Indian sovereignty vs. state sovereignty has been a long, controversial, complex legal problem. This problem will continue as long as the Indian people desire to remain wards of the United States.

Taxpayer seeks two additional avenues of escape from taxation not mentioned in the majority opinion.

First, it says that “the tax would be an impediment to the free flow of commerce and to the ‘discernable Federal policy’ of encouraging Indians to be economically self-sufficient on the reservation.” It cites as authority Makah Indian Tribe v. Clallami County, 73 Wash.2d 677, 440 P.2d 442 (1968) and the United States v. Rickert, 188 U.S. 432, 23 S.Ct. 478, 47 L.Ed. 532 (1903).

Makah Indian Tribe holds:

Congress neither having specifically provided for the taxation by the state * * * of personal property owned by a Makah Indian, nor having impliedly granted such power, the ad valorem personal property tax by Clallam County may not be imposed upon personal property which is continuously used, kept and maintained on the Makah Reservation by a Makah Indian. [440 P.2d at 448], '

I agree. This quotation is followed by a dissertation on the natural dignity of the American Indian with which I agree. It says that the resolution of the problem of benefits and correlative responsibilities of Indian citizenship is one for the Congress and the President to solve, with which I agree.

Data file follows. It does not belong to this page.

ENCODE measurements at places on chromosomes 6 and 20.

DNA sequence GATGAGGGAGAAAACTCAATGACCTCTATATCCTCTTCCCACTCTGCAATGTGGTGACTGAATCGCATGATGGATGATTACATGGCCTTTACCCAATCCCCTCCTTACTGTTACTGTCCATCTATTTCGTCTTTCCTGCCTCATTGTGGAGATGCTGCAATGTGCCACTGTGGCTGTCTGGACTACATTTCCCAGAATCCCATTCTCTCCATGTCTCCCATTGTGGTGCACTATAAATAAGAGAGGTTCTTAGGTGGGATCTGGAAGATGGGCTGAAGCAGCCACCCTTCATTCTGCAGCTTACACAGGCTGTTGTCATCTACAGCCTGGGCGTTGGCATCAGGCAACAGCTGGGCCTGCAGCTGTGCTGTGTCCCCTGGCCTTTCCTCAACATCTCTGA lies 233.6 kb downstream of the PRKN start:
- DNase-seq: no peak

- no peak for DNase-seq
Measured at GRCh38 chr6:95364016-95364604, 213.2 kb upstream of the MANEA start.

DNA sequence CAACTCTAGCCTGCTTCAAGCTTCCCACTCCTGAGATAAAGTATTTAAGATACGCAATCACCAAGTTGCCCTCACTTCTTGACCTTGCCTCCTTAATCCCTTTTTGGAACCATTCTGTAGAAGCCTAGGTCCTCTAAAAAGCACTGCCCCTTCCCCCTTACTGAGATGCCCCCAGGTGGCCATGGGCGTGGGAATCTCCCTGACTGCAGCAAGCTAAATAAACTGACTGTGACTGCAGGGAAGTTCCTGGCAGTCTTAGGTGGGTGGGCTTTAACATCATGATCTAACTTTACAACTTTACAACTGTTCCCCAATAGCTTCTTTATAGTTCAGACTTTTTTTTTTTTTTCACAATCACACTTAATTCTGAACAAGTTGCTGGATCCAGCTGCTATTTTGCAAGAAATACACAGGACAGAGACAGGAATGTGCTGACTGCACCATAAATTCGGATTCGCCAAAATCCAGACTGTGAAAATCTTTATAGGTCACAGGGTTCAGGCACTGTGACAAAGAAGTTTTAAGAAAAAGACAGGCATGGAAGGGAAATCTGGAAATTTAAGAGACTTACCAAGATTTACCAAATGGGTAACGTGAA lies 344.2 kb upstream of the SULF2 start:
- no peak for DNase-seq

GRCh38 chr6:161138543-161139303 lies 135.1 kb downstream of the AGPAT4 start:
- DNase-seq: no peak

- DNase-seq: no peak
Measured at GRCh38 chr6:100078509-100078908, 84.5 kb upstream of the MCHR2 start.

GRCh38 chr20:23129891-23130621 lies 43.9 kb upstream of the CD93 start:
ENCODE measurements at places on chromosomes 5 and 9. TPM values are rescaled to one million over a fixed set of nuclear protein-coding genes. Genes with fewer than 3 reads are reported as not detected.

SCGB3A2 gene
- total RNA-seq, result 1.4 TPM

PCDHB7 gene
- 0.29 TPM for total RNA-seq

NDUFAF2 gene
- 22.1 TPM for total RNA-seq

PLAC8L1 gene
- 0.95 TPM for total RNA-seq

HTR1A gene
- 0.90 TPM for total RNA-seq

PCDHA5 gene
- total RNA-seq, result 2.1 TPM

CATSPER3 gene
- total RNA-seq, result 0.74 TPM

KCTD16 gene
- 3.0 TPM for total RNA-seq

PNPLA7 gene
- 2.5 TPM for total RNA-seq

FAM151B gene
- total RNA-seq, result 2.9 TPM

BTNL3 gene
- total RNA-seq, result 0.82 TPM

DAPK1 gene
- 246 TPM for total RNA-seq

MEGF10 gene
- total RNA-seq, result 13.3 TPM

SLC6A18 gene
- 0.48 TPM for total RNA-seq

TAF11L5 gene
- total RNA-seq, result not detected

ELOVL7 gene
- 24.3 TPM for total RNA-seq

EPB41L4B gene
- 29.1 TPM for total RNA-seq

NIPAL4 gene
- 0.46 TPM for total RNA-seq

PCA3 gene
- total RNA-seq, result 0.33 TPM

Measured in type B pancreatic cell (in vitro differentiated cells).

Rickert holds that lands held by allottees and the other Indians named in the General Allotment Act of 1887, with permanent improvements, and personal property thereon, are not subject to assessment and taxation by the taxing authorities of South Dakota. The quarrel between Indian tribes and states over the duty of Indians, with full citizenship rights, to share the burden of government with other citizens of the state are considerations to be addressed to Congress.

Taxpayer’s reliance on these cases suffers the pangs of weakness in its position.

Second, taxpayer contends that state taxation of the taxpayer is interference with the self-government power of the Nambe Pueblo to tax. Taxpayer relies on Littell v. Nakai, 344 F.2d 486 (9th Cir. 1965), and Iron Crow v. Ogallala Sioux Tribe, 129 F.Supp. 15 (D.S.D.1955).

*272These cases involve internal Indian quarrels within the jurisdiction of the Indian tribal courts, and not the federal courts. They establish the self-governing power of Indian tribes to settle their own problems. They have the power to tax. Taxpayer’s last stand meets with defeat.

Cicero said long ago that “Taxes are the sinews of the state.” Taxpayer cannot destroy that power.